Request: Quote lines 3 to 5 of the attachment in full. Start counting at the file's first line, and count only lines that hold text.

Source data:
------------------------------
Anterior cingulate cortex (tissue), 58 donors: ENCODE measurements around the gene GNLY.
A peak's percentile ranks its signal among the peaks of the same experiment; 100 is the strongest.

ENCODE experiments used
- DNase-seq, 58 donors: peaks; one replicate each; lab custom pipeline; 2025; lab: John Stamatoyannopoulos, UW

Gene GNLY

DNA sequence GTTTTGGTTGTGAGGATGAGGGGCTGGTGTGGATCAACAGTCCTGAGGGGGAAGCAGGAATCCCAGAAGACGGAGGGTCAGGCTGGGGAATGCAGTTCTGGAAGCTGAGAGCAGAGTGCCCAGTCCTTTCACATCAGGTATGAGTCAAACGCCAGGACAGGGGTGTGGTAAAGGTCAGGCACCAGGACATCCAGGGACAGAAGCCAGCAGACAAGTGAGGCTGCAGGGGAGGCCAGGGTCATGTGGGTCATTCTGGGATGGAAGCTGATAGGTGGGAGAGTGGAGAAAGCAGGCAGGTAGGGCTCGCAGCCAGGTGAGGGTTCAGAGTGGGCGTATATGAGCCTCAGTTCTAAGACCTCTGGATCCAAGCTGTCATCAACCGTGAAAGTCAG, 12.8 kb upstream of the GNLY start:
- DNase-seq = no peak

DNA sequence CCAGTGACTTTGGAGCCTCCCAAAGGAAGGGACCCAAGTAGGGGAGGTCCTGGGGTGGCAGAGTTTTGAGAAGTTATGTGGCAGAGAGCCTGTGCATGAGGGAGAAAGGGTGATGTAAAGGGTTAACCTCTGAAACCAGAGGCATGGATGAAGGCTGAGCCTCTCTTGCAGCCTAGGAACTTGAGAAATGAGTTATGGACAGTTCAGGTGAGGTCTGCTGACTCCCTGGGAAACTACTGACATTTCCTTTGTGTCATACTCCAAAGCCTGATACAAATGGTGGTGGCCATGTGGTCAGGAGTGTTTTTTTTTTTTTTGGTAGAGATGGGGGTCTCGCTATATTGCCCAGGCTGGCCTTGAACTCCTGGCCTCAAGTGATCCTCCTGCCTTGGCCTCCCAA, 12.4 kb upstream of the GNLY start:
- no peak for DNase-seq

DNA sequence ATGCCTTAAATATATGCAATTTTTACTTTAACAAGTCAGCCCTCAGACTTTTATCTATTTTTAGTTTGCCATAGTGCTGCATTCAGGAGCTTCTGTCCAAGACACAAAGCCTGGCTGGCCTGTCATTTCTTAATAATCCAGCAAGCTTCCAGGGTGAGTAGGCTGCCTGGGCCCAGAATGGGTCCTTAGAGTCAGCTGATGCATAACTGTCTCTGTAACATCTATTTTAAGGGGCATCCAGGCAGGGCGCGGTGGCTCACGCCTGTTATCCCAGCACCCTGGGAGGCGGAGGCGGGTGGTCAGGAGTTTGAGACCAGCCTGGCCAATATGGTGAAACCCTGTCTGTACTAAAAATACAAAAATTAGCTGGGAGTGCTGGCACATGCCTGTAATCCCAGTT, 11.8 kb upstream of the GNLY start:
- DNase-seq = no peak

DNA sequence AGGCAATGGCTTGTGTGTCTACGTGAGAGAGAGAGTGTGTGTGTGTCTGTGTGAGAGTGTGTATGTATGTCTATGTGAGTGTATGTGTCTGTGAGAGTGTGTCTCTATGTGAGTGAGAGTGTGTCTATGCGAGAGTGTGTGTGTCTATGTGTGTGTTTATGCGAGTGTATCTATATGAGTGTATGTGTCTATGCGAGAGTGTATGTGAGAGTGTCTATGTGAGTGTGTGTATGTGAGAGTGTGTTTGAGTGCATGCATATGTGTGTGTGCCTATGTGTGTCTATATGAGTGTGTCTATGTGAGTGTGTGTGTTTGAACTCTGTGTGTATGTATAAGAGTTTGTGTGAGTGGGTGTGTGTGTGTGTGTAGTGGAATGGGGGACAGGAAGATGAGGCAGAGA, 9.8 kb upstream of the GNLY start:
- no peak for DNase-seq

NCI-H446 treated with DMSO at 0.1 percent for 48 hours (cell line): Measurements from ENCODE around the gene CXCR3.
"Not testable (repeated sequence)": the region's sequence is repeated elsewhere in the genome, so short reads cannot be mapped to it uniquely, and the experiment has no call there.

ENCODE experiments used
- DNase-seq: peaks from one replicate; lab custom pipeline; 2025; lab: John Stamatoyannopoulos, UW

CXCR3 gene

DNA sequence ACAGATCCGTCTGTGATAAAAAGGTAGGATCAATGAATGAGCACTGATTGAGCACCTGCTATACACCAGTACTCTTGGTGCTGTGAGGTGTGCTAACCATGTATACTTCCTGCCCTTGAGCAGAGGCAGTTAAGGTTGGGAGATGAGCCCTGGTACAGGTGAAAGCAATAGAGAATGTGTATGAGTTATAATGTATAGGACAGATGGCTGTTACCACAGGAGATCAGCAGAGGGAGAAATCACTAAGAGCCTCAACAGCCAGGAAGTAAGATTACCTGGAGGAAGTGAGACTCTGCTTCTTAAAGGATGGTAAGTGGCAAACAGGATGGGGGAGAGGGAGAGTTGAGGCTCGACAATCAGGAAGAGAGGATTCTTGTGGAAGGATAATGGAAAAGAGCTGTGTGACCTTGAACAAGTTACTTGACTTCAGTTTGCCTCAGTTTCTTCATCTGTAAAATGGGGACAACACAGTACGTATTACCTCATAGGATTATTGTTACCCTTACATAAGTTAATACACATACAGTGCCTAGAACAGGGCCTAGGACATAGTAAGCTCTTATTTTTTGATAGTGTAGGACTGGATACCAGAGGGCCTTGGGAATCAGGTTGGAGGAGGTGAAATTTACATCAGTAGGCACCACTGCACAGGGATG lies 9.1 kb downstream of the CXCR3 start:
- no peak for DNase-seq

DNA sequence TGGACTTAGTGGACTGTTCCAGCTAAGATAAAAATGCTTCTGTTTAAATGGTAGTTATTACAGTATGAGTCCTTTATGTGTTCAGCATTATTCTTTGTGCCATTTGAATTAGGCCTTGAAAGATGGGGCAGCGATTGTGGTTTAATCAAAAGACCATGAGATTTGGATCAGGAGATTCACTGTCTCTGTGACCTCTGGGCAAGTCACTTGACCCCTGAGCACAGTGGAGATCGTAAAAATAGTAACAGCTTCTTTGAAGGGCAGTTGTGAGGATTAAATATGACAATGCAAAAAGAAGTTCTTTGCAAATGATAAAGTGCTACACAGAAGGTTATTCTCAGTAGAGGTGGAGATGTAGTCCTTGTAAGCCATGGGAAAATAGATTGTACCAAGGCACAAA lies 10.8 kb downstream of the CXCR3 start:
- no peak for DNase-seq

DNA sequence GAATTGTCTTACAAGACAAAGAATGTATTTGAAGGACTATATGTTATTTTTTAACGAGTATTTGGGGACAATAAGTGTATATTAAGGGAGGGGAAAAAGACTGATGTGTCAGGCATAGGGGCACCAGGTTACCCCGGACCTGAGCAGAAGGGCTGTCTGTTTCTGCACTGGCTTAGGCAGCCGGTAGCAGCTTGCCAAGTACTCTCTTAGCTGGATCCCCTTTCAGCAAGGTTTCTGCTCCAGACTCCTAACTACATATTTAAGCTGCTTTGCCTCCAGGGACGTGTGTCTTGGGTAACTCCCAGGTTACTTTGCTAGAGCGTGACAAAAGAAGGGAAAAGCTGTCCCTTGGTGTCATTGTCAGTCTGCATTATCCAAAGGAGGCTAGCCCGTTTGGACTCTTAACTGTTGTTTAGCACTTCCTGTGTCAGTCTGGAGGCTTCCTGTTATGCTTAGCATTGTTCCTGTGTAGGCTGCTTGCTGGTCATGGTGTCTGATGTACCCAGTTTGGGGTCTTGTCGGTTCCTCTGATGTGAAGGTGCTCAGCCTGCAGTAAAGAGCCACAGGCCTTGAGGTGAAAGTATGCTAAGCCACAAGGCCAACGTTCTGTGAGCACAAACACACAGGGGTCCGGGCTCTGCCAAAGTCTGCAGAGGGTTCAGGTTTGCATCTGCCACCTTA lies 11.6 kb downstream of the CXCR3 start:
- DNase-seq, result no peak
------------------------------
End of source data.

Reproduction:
ENCODE experiments used
- DNase-seq, 58 donors: peaks; one replicate each; lab custom pipeline; 2025; lab: John Stamatoyannopoulos, UW

Gene GNLY